The European Commission has concluded that all but one of the exemptions, exclusions and tax reliefs from the aggregates levy introduced in the United Kingdom in 2002 are free of state aid. The British aggregates levy is a tax on aggregates, a material often used in construction, which aims to encourage the use of recycled aggregates and reduce environmental damage. It is levied on rock, sand or gravel on their first extraction as well as on processed products. Derogations apply to certain extraction processes and to materials with certain geological features.
In March 2012, the EU General Court annulled the Commission's first decision on the British aggregates levy. The Commission had concluded that all the exemptions, exclusions and tax reliefs from the aggregates levy were free of state aid. After the annulment of its first decision, the Commission reassessed the case in light of this ruling and concluded in July 2013 that some of the exemptions and reliefs from the aggregates levy involved no state aid, as they were not selective. At the same time, the Commission opened an in-depth investigation into the remaining exemptions.
The Commission has now found that only the exemption for shale and spoil for shale extraction are not justified. This is because shale is the only exempted material that is deliberately extracted to produce aggregates. Exempting shale and spoil for shale extraction from the aggregates levy therefore would not contribute to the environmental objective of the tax. As a result, the beneficiaries of the exemption for shale and spoil for shale have received an undue advantage that they now have to pay back.
Commissioner Margrethe Vestager, in charge of competition policy, said: “We have made sure that exemptions from the British aggregate levy will benefit only those materials and extraction processes that contribute to an environmental objective. We want to maximise consumers' welfare and this is only possible if competition and environmental policy stay together".
In 2001, the UK authorities notified their plans for an aggregates levy to the Commission for state aid scrutiny. The aim of the levy was to maximise the use of recycled aggregate and other alternatives to freshly extracted aggregate, as well as to promote the efficient extraction and use of aggregates, with a view to reducing environmental damage. However, certain materials and production processes were exempted from paying the levy because they produce aggregate as a by-product, or because their products are able to replace other freshly extracted aggregates. In April 2002, the Commission found that the planned exemptions from the levy involved no state aid within the meaning of EU rules because they were justified by the logic of the tax.
In March 2012, the EU General Court annulled this decision, following an action brought by the British Aggregates Association (case T-210/02 RENV). The Commission then reassessed the case in light of this ruling, leading it to conclude in July 2013 that some of the exemptions involved no state aid and also to open an in-depth investigation into the remaining exemptions.
Based on submissions from the UK authorities and interested parties, the Commission's investigation focussed on whether shale, slate and clay were deliberately extracted for use as aggregates and whether exemptions for by-products from the extraction of shale, slate, china clay, ball clay and from industrial combustion or from metal smelting (industrial slag) were justified.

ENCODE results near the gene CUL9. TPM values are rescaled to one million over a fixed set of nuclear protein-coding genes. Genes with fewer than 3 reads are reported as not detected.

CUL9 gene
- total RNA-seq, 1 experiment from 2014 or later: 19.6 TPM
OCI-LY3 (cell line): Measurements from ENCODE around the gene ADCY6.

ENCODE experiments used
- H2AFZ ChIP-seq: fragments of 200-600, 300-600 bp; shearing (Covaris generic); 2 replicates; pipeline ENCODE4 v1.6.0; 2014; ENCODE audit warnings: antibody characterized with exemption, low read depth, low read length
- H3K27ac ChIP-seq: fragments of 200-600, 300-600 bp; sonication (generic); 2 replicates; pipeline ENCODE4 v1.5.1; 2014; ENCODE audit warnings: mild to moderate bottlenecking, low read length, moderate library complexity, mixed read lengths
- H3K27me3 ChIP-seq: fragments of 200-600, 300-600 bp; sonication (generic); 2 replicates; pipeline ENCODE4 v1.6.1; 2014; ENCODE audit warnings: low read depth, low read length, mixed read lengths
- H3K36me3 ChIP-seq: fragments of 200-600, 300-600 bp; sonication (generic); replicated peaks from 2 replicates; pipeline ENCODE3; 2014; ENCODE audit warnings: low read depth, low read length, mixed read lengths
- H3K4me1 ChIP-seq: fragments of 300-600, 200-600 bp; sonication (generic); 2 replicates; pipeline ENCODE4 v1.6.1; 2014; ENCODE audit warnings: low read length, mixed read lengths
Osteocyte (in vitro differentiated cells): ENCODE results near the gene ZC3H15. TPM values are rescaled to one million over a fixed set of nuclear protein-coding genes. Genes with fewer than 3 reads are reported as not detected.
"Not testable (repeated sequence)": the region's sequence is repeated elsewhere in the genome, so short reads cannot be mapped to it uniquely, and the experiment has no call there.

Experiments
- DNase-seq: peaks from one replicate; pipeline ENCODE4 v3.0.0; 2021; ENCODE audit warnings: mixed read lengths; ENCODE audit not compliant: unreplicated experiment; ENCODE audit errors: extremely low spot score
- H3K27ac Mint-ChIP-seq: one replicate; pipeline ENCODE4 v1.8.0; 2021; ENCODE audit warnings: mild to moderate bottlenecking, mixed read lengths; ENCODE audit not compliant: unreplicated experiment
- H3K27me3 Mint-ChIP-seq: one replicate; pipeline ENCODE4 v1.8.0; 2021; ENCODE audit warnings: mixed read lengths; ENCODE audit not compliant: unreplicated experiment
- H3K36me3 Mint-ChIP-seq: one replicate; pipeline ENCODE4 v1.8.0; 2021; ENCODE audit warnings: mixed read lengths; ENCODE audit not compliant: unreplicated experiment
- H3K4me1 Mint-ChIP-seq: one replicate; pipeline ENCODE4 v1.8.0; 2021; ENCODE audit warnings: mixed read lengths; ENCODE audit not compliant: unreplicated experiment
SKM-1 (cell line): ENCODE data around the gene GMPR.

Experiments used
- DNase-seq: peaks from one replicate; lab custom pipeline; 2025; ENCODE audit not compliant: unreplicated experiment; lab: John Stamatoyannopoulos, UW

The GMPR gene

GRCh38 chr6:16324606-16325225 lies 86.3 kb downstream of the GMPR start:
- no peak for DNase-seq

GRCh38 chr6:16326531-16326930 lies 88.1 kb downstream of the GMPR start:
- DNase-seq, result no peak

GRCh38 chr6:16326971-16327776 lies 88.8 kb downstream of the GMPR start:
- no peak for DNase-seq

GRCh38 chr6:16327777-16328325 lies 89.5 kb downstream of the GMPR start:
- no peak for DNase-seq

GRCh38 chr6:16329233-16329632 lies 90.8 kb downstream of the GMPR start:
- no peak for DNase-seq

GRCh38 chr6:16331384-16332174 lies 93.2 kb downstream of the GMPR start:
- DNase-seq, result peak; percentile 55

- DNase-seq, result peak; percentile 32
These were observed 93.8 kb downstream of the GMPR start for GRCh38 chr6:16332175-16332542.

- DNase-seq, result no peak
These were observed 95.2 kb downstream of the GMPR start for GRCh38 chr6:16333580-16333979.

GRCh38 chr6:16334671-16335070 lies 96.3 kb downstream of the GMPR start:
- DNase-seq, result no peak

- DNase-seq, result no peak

On the basis of the information received, the Commission found that only shale was deliberately extracted in certain quarries for commercial use as aggregates. The Commission therefore concluded that in this case, an exemption from the aggregates levy was not justified because it does not contribute to the environmental goal pursued by the levy. This includes shale that is a by-product of the new quarrying of any material subject to the levy and aggregates made from the spoil of shale deliberately extracted for commercial use as aggregate. Companies that have been exempted from paying the levy on these products have not helped reducing the environmental burden caused by the extraction. The tax exemption procured them an undue advantage, which they now need to pay back.
On the contrary, the Commission has decided that shale should not be considered commercially exploited as aggregate and is therefore excluded from recovery if it: (i) is a by-product of coal extraction, (ii) is used in ceramic processes, (iii) replaces clay, slag or other materials as a source of aluminosilicate in the manufacture of cement or (iv) can be demonstrably used for purposes other than aggregate.
Moreover, tax exemptions that remain below the then applicable De minimis threshold of € 200 000 over three years are outside the scope of the state aid rules and do not need to be recovered either. Indeed, state funding below this threshold is deemed to have no appreciable effect on competition and trade.
The non-confidential version of today's decision will be made available under case number SA.34775 in the State Aid Register on the competition website once any confidentiality issues have been resolved. The electronic newsletter State Aid Weekly e-News lists the most recent decisions on state aid published in the Official Journal and on the website.